By Max Parker
How to choose the best Android keyboard
If you're looking for the best Android keyboard app, search no more. We've listed the best to help you decide which is best.
We've selected some of the best keyboards available on Android devices. But before you download them, it's a good idea to work out what sort of typer you are. Some people love swanky swipe interfaces, whereas others feel more comfortable with more tactile traditional keyboards. On top of those are some really odd keyboards which do something a little different. Switching between the various keyboards can be a bit of a pain, but if you tap the menu key on your device, choose “Settings” and then go to “Language & keyboard” you'll be able to choose which ones are active, and which one is currently set as the default.
Stuck on which Android phone to buy? Our Android buying guide should help you out.
Like SlideIT and Swype, TouchPal incorporates a swipe-based interface on top of the standard keyboard. This one includes a nice sparkly trail animation when you swipe, making it look more like you're casting a spell in Hogwarts than typing out words on your phone. TouchPal's big selling point is its “Curve” predictive text, which means you don't have to swipe out long words in full for it to finish them. In theory this makes entering text faster, but in practise it led to woefully inaccurate sentences: “lets” became “let's” (annoying for grammar fiends) and “alter” became “Adler”. Better implemented is its ability to automatically detect which language you're typing in based on the installed dictionaries: it actually worked well enough for a few bilingual messages. Another nice feature is that numbers and punctuation marks are entered by swiping up and down on the relevant keys, rather than long-pressing them, making their input faster and slicker. Even if the swiping was a let-down, and the least accurate we've seen, TouchPal's other features more than make up for this failing.
Free | Download | T3 review: 3/5
Adaptxt's spacious and airy layout and translucent graphics make it look and feel like something you'd find on a premium laptop – albeit in a virtual form. Adaptxt also includes a handful of incredibly useful features. At the time of writing the Olympics are about to begin, and typing sports related keywords lights a light bulb icon at the bottom of the screen which takes you straight to the relevant Wikipedia page. There's also an incredibly handy option to post whatever you're writing straight to Twitter or Facebook without having to launch the relevant apps, which is great if you're midway through a witty text or email. On top of that there's the ability to remove accents and diacritics, which add extra characters to text messages – something we naively didn't realise .Adaptxt is an innovative and super-smart keyboard, and one of the best we've come across. There's even a private mode so certain words and phrases won't be stored in its dictionary, making it ideal if you share your phone or tablet with someone else.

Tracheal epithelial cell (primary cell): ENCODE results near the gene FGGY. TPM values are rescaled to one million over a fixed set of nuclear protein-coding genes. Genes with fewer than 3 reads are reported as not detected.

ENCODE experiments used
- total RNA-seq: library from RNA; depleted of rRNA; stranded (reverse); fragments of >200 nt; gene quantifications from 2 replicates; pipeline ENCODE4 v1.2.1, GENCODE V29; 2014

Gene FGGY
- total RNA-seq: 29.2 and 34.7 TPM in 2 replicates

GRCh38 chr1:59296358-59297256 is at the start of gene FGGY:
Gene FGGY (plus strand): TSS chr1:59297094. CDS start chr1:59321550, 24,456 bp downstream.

Free | Download | T3 review: 5/5
Boot up GO keyboard and you're presented with an interface that's more akin to a game than something that's used for inputting letters. It includes the “GO Market”, where users can download new themes and hundreds of smiley-style emoticons, known as “Emoji”. Users can add special characters and sounds to their messages, and even completely revamp their entire phones. Underneath all these superfluous add-ons lies a solid keyboard, though, and one that's capable of supporting many languages, including Chinese handwriting. It can also switch between language sat the touch of a button, making it essential for people who switch between English and their native tongue. It followed our keystrokes accurately, but predictive text is switched off by default – perhaps to make room for the sheer amount of tie-in apps and features GO Keyboard so eagerly promotes above the keyboard. A nice touch is a dedicated selection screen, which uses lovely big arrow keys to make highlighting and copying text a doddle. All GO Keyboard's content seems to be completely free – for now.
Free | Download | T3 review: 3/5
SlideIT takes its influence from Swype, by which we mean it completely copies it. The swipe-based input is basically exactly the same, interpreting your keyboard doodles into words with a fairly decent degree of accuracy. But SlideIt does have a trick up its sleeve to set itself apart from its progenitor and competitor. Its clever – if gimmicky – feature is the ability to “draw” numbers and characters on a virtual laptop-style touchpad. It just about works, but it would be better if it was able to capture the entire alphabet with this method. This touchpad is also relegated to a tiny corner of the screen – we'd like to see it take up the entire keyboard space. SlideIT's initial layout feels tacky and overdone, with hard-to-read“3D” keys. Fortunately there are many alternative skins available on the Play Store, but most are quite garish. We'd really like to see Thumb Keyboard's extreme and intricate levels of colour customisation here.